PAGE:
Imagine windows in all diswashers.
Look what it did for front loading washers.
Who in their right mind would buy a front loading washer WITHOUT a window. ( ....Shutter!!)
What, no visual drama.

Next, lightings has to be a standard.
Come on!!!!!!!!!!!!!
It just needs a switch.
Along with a timer and a dimmer.
NO, an LCD that will do anything you want.
(just went over the top!!)
I don't think I want to use my dishwasher for anything other than visual "walk away" drama.

Can't wait to see it in person.
Great Job!!

Post# 289133 , Reply# 34   7/7/2008 at 01:01 (5,799 days old) by peteski50 (New York)        

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Wow that is awsome. Windows should be in every dishwasher.
Thanks for posting.

Post# 289158 , Reply# 35   7/7/2008 at 07:19 (5,799 days old) by tlee618 ()        

That might be a fun machine to have in the kitchen for a change.
That is true Robert but the good thing about that machine is that you will be running it almost daily because of its size. Are you planning on painting it pink??

Post# 289169 , Reply# 36   7/7/2008 at 08:20 (5,799 days old) by spiceman1957 ()        
Re: KitchenAid

This is a cool job you did with your KitchenAid. I always wonder why they don't put windows in dishwashers. That way, you could tell when something was hitting the wash arm. And, give the kids something to entertain them.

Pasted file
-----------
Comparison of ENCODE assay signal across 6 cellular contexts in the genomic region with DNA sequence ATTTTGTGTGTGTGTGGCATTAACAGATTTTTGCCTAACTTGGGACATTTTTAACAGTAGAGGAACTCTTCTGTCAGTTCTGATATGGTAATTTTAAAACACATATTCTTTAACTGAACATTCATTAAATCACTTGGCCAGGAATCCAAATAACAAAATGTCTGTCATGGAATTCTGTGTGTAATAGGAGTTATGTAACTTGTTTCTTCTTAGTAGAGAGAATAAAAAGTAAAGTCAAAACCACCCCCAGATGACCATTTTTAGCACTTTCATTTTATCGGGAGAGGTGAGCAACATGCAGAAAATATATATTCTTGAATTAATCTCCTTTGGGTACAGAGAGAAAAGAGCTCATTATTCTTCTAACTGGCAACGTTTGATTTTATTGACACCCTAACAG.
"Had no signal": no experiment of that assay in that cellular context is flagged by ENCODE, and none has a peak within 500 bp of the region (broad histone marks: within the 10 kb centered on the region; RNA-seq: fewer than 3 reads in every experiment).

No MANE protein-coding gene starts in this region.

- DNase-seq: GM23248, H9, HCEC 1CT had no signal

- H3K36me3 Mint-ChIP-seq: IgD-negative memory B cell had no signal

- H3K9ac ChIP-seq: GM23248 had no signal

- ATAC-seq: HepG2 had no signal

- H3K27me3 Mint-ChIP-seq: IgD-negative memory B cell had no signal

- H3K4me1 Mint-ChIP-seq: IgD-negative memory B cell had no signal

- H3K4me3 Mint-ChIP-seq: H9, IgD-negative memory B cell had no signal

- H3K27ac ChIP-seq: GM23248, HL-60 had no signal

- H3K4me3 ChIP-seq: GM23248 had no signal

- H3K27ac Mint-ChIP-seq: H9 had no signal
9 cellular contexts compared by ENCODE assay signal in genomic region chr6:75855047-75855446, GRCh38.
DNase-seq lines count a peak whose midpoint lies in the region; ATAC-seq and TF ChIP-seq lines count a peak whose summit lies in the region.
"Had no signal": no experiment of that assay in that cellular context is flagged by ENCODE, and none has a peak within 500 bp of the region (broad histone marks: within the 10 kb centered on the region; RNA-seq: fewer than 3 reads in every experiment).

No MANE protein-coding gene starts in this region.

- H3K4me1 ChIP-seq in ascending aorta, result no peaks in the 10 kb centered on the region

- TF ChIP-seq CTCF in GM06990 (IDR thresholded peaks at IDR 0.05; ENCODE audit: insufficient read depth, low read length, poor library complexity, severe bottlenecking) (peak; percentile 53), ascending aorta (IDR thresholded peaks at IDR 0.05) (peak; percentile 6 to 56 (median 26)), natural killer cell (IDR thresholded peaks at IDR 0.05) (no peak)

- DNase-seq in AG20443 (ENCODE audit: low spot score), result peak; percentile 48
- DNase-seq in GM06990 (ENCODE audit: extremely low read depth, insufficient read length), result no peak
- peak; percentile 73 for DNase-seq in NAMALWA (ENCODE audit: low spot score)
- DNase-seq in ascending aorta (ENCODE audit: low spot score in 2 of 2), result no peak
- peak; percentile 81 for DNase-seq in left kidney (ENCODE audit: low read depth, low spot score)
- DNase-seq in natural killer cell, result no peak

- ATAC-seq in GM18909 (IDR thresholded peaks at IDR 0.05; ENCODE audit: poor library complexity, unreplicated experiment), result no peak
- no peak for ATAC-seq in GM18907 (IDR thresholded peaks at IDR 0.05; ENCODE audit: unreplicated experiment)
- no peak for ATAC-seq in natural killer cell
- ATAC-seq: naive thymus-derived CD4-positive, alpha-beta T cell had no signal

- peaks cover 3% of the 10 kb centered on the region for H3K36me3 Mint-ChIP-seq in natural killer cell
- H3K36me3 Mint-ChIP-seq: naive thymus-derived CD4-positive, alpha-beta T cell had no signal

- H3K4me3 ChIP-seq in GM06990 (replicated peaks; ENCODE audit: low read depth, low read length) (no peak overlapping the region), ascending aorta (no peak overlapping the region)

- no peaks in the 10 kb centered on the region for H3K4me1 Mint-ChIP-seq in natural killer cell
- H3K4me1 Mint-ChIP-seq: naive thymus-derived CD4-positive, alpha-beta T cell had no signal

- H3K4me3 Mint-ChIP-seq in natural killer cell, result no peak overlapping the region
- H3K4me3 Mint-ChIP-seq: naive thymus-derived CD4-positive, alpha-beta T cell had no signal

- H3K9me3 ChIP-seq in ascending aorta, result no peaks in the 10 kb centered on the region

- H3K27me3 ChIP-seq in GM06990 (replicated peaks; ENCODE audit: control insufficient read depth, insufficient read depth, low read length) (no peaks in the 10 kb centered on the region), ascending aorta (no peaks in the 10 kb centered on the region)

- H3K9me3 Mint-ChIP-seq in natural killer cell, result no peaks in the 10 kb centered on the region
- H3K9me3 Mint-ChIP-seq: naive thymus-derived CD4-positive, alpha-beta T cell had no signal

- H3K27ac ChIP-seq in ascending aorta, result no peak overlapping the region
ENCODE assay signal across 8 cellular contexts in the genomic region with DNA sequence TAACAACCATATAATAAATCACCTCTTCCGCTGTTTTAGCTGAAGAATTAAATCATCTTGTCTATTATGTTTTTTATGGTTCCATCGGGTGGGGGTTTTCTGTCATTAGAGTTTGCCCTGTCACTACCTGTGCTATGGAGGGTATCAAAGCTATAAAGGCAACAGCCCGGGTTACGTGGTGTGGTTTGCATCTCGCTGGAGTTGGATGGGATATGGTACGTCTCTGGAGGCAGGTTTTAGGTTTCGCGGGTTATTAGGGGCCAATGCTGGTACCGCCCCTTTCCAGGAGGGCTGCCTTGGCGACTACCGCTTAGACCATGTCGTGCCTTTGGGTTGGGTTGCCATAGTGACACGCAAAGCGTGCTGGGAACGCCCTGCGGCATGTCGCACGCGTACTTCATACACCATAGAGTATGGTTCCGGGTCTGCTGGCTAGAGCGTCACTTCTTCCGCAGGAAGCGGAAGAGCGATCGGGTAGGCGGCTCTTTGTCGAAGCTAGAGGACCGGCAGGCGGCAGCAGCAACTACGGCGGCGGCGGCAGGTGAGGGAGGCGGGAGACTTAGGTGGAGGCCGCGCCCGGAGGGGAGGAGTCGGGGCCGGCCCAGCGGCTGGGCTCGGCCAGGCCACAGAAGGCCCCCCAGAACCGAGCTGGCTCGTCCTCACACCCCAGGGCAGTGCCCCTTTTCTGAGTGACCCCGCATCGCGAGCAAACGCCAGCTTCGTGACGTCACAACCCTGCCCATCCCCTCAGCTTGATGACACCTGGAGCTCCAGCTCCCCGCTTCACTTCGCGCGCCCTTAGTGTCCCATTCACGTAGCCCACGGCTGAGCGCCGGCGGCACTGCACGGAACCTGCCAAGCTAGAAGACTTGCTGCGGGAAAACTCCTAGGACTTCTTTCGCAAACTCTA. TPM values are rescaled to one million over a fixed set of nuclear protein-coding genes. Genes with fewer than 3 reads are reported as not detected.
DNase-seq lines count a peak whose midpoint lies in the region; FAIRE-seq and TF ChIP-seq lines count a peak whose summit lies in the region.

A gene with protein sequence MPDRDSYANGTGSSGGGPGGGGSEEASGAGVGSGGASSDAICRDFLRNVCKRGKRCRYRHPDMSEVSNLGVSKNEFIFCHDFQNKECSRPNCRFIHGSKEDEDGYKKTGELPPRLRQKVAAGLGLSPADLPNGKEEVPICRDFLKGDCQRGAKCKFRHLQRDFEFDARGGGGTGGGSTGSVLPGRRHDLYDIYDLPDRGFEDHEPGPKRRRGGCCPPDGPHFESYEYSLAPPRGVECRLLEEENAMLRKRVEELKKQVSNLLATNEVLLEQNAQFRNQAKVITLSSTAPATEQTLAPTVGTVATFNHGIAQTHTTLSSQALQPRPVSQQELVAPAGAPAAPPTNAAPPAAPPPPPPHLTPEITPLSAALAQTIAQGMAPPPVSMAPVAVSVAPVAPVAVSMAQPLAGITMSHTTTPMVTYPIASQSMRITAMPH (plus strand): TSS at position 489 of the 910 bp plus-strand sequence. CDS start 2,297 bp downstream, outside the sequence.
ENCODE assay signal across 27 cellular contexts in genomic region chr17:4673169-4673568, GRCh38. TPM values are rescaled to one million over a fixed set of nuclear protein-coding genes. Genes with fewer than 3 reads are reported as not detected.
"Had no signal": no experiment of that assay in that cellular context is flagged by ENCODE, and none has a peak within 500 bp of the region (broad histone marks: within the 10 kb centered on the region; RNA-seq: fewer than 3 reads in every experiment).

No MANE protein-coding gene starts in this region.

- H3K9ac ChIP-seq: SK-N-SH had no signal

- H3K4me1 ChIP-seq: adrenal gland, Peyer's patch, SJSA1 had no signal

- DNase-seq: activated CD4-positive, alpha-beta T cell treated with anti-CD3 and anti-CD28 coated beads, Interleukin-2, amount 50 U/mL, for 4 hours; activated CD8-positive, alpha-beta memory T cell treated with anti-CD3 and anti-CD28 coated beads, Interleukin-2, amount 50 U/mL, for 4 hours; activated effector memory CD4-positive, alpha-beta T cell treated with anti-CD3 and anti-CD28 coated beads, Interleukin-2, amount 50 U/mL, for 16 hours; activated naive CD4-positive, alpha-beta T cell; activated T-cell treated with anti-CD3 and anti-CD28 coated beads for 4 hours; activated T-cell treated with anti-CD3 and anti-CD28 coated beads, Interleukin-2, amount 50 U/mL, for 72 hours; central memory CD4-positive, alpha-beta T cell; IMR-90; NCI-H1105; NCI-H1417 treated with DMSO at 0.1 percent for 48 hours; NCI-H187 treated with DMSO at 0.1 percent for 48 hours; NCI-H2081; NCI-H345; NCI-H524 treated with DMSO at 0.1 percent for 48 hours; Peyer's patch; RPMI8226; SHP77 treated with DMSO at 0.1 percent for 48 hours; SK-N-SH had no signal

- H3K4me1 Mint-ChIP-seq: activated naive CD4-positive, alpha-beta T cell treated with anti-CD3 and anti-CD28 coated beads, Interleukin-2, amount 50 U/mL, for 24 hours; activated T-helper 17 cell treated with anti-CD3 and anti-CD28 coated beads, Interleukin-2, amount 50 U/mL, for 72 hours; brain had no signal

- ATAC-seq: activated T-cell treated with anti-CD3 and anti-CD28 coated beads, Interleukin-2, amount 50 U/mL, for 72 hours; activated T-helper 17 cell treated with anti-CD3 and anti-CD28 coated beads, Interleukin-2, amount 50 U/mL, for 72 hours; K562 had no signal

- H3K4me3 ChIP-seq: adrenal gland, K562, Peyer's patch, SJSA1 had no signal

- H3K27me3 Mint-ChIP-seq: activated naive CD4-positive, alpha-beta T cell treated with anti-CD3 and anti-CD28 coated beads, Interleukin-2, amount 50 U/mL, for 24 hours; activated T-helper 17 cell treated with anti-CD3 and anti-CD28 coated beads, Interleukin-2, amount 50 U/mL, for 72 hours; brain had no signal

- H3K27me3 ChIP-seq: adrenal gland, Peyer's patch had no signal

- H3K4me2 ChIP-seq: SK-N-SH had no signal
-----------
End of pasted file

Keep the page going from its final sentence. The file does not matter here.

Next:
Post# 289206 , Reply# 37   7/7/2008 at 13:36 (5,799 days old) by rickr (.)        

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OH! Thats too cool!! Way to go Robert, now thats a "flat screen" lol!!

Post# 289224 , Reply# 38   7/7/2008 at 15:31 (5,798 days old) by toploader55 (Massachusetts Sand Bar, Cape Cod)        
Extra Credit Robert

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Absolutely Fabulous. Now when I run my KD2-P I'll know what's going on in there.Eddie

Post# 289240 , Reply# 39   7/7/2008 at 17:03 (5,798 days old) by gansky1 (Omaha, The Home of the TV Dinner!)        
45 gpm spraying

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John Cameron Swayze brings you the KitchenAid dishwasher to test a Timex Ladies Waterproof watch. And in full view of just everyone!


Post# 289257 , Reply# 40   7/7/2008 at 18:00 (5,798 days old) by mickeyd (Hamburg NY)        
082&083 spooky, ethereal, water ghosts--FABULOUS

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How in washer-gods name can you make a machine pump that had no pump, no pulley, no terminals--nada? Your gifts make me pull on my nipples, my head loll back and forth, and my eyeballs spin around in my head!!!!!!;'D;'D;'D